Wednesday, October 26, 2016
The books are perhaps the least useful means of understanding this card. Most of them pick up on the obvious scene in the RWS deck, and give the meaning as something along the lines of prosperity, abundance, and giving or receiving money. They usually also comment on the fact that this card comes fast on the heels of the 'lack of means' (which you will feel free to interpret as you will) depicted in the 5 of Pentacles, and being followed by the learning, productivity, and hard work depicted in the 7 of Pentacles.
Easy, then. But of course not for me. This card actually makes me intensely uncomfortable and it's only now that I've really got to grips with why. For a start I instinctively dislike the man giving money to the two beggars, because of the very obvious power imbalance depicted here. He has surplus to give away and can make that judgement call, and they don't have anything so are forced to beg. If you place that power imbalance at the heart of this card's meaning rather than an unexamined and unquestioned prosperity, this card leaves a much more distasteful aftertaste.
There is a further uncomfortable message buried in this card. If you treat the RWS cards as a progression through the pip cards, the suggestion is that two people in the same position as the disenfranchised people in the 5 of Pentacles have been lucky enough to find a benefactor. The implication is patriarchal and suggestive of a power imbalance which is not likely to be changing any time soon. The 5 and the 6 both present a picture of comfort and lack, of being inside and outside, and I suppose this is the one which suggests the querent is in and has means. That these means are being given away suggests this card presents the querent with a challenge actually to question his own comfort and whether this leaves others outside.
That there is a decision to be made is implied by the scales shown by the man with the money. For some bizarre reason I don't remember ever noticing those scales until I pulled this card for today, last night. I have read a number of different interpretations of those scales on the internet, one of which is that the fact that the sides of the scales are even imply that society is, or ought to be, equal, and thus reinforces my impression that this card is one implying that the querent should review his position in the area of money and see whether it is satisfactory.
If I'm honest I prefer the depiction of this card in the Aquarian tarot (Morgan-Greer, which otherwise follows Aquarian quite closely, here departs and in closer to RWS), which gets rid of the two beggars completely and just has the man with the six coins and the scales. The fact that the beggars are absent could therefore indicate that this is a card of audit in the area of material things, in a broaders sense than merely social justice. In fact the first thought which struck me about the Aquarian depiction of this card was that it could be called the Accountant card!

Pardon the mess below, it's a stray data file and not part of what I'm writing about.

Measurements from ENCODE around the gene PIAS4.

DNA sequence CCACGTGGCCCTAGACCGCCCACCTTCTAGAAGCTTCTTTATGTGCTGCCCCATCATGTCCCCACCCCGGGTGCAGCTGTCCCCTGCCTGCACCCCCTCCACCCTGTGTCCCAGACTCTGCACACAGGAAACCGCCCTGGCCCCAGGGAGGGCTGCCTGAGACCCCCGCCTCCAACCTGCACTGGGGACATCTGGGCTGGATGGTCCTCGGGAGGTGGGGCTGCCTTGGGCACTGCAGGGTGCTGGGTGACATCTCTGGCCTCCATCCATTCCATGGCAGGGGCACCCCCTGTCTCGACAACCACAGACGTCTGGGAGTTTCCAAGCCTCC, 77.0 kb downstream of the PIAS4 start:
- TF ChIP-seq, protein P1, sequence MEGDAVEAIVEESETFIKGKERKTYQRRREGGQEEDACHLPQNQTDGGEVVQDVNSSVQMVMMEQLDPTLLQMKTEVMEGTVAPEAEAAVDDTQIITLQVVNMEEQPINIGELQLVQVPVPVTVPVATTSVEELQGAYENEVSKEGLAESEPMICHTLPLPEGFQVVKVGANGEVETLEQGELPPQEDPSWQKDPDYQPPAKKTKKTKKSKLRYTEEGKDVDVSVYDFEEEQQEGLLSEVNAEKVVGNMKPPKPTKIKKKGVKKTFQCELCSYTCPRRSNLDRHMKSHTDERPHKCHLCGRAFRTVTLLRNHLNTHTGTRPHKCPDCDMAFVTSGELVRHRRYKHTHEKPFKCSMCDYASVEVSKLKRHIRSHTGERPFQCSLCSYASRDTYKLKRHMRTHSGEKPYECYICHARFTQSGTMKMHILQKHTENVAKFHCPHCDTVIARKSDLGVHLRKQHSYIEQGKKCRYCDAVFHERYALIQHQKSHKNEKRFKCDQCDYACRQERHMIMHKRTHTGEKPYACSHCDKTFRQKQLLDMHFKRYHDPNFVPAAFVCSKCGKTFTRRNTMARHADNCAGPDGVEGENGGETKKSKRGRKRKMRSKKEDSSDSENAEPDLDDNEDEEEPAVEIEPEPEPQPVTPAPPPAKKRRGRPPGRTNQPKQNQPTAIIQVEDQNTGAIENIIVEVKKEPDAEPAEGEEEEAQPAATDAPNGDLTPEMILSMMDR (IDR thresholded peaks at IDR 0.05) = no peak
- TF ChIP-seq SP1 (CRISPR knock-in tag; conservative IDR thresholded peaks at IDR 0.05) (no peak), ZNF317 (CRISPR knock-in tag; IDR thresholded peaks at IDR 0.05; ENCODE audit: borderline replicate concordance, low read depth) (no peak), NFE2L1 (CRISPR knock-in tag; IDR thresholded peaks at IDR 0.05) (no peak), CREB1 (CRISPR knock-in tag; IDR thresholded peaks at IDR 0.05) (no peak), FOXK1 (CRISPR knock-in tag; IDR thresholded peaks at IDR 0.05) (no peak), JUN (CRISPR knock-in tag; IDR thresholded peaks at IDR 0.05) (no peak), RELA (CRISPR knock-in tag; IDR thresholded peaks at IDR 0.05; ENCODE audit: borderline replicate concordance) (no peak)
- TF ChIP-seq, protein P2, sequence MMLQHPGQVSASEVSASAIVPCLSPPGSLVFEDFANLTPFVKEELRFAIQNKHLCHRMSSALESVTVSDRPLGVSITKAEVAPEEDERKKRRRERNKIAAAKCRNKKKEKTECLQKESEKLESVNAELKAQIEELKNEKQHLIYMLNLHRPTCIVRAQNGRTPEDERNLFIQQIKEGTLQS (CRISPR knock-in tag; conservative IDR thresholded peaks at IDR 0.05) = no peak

As I often do, I drew some more cards to clarify the meaning of the card for me personally. In this case I drew two cards to represent the sides of the scales, and thus the specific things I have to balance, audit, consider, etc. I got the King of Pentacles and the Star, both of which initially struck me as making no sense at all. However when I considered them, unusually I could see myself in the King of Pentacles. In my present situation he represents the way in which I have unjobbed myself from my previous unsatisfactory employers (by my taking control of the situation rather than just continuing to go along with it), and the Star represents my cutting myself loose and just seeing what comes next. What I therefore need to audit are my authority and control, with going out into the metaphorical wilderness and putting a foot into the metaphorical water I find there.
Once again, examining my reaction to a personally difficult tarot card has both clarified my own instinctive reaction to the card and revealed a hidden level of meaning for me.
Image credit: https://iambirmingham.co.uk/2015/03/05/birmingham-man-feeds-homeless-as-spider-man/
Tuesday, October 25, 2016
Another example is the Justice card, and sure enough my heart sank when I drew it as my daily draw today. The fact that after years of tarot reading, simply pulling a card out of the deck can have such a profound effect on me, reinforces the way in which tarot just goes on and on for ever, the work of the witch is never over, and divination is a much bigger thing than fortune telling. Heigh ho, the universe has presented me with that card today (I genuinely can't remember it ever coming up as my daily draw before) so I'll take the hint that it's time to face up to it.
Justice (XI) is the flip side of the High Priestess (II) because in numerology 1 + 1 = 2. This is what Waite has to say about the connection between the two cards, a quote which incidentally encapsulates my entire difficulty with Justice:
'It will be seen, however, that the figure is seated between pillars, like the High Priestess, and on this account it seems desirable to indicate that the moral principle which deals unto every man according to his works--while, of course, it is in strict analogy with higher things;--differs in its essence from the spiritual justice which is involved in the idea of election. The latter belongs to a mysterious order of Providence, in virtue of which it is possible for certain men to conceive the idea of dedication to the highest things. The operation of this is like the breathing of the Spirit where it wills, and we have no canon of criticism or ground of explanation concerning it. It is analogous to the possession of the fairy gifts and the high gifts and the gracious gifts of the poet: we have them or have not, and their presence is as much a mystery as their absence. The law of Justice is not however involved by either alternative. In conclusion, the pillars of Justice open into one world and the pillars of the High Priestess into another.'